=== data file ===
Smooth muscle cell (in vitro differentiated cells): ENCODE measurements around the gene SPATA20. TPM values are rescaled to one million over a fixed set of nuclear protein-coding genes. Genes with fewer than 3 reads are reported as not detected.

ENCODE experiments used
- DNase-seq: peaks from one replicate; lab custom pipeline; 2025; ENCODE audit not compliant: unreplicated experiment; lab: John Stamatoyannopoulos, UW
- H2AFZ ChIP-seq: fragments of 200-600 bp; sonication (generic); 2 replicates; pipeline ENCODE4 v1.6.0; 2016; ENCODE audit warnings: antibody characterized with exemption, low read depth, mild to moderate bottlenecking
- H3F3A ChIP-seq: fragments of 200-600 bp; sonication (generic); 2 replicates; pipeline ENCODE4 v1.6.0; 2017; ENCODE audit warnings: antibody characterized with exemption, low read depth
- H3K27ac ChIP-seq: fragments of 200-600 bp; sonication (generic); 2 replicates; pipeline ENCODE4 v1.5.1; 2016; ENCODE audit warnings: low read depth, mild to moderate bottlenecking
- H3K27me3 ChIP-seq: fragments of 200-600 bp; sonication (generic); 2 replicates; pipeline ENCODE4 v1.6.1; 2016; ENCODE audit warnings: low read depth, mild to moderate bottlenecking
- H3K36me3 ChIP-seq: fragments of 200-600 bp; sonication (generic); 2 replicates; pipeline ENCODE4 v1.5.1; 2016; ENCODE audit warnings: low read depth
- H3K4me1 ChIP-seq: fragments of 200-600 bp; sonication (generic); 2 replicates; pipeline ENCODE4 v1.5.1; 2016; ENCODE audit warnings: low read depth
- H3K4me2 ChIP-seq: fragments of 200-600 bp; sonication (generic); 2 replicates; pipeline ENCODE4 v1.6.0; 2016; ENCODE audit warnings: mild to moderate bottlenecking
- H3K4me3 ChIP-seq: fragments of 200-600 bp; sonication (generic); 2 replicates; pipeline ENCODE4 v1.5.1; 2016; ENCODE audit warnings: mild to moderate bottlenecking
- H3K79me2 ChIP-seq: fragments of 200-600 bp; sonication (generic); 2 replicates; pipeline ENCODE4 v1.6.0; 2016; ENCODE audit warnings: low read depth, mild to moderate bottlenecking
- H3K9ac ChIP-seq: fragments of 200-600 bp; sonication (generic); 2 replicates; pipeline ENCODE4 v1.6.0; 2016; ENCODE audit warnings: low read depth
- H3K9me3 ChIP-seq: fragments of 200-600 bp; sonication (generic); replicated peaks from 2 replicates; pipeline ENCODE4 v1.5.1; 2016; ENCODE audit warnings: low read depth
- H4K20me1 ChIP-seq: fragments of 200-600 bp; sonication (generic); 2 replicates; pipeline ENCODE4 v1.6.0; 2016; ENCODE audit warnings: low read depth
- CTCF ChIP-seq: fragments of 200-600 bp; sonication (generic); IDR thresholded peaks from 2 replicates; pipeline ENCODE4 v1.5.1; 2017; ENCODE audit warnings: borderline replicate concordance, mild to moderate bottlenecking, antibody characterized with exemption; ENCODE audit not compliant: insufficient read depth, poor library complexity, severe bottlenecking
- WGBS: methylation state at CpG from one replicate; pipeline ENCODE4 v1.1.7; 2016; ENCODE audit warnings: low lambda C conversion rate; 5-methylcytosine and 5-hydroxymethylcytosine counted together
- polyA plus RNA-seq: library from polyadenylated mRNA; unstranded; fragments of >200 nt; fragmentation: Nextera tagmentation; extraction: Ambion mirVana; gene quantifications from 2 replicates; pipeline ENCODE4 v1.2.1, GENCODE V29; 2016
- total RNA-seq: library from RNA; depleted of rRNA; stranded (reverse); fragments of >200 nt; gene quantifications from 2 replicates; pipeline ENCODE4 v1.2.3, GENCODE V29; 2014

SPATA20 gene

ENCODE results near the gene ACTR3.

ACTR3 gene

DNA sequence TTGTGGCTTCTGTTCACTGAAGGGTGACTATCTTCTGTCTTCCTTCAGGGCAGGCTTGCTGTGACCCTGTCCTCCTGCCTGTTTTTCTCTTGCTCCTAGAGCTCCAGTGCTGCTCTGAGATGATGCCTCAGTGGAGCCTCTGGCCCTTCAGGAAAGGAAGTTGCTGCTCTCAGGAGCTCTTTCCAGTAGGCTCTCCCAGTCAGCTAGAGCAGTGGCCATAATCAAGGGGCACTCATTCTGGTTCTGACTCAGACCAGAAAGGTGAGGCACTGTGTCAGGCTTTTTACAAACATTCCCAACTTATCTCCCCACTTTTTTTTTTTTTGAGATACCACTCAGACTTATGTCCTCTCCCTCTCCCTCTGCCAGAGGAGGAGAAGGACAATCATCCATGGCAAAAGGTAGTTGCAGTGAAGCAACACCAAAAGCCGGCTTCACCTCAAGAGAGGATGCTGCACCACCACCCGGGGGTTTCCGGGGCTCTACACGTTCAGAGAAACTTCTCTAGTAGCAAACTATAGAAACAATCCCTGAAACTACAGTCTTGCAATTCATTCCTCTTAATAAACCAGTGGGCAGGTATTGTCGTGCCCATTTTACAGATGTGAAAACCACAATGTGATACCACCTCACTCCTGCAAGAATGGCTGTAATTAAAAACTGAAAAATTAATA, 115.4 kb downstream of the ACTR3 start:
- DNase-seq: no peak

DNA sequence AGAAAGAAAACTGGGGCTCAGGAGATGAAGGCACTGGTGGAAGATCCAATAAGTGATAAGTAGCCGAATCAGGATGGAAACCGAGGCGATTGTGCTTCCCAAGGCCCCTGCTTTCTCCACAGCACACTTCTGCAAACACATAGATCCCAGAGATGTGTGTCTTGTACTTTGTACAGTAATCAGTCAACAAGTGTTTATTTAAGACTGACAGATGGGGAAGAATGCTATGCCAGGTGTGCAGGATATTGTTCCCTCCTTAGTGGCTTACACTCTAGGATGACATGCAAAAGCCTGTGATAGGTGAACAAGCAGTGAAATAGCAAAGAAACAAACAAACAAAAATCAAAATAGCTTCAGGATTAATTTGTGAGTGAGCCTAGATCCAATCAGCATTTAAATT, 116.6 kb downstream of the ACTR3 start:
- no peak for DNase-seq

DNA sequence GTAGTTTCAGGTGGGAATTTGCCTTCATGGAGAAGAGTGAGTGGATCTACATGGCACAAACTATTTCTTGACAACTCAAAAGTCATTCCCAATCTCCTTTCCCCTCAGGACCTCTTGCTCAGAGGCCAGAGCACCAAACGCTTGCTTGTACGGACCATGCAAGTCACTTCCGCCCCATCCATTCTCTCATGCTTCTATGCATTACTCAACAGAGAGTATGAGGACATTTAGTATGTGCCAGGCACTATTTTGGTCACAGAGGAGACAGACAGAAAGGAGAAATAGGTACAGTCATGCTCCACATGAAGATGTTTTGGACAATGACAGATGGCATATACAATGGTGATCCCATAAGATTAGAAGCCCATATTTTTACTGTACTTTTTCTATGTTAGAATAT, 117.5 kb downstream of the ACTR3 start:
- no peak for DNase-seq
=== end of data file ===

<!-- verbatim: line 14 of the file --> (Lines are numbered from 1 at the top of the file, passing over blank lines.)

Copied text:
- H3K9me3 ChIP-seq: fragments of 200-600 bp; sonication (generic); replicated peaks from 2 replicates; pipeline ENCODE4 v1.5.1; 2016; ENCODE audit warnings: low read depth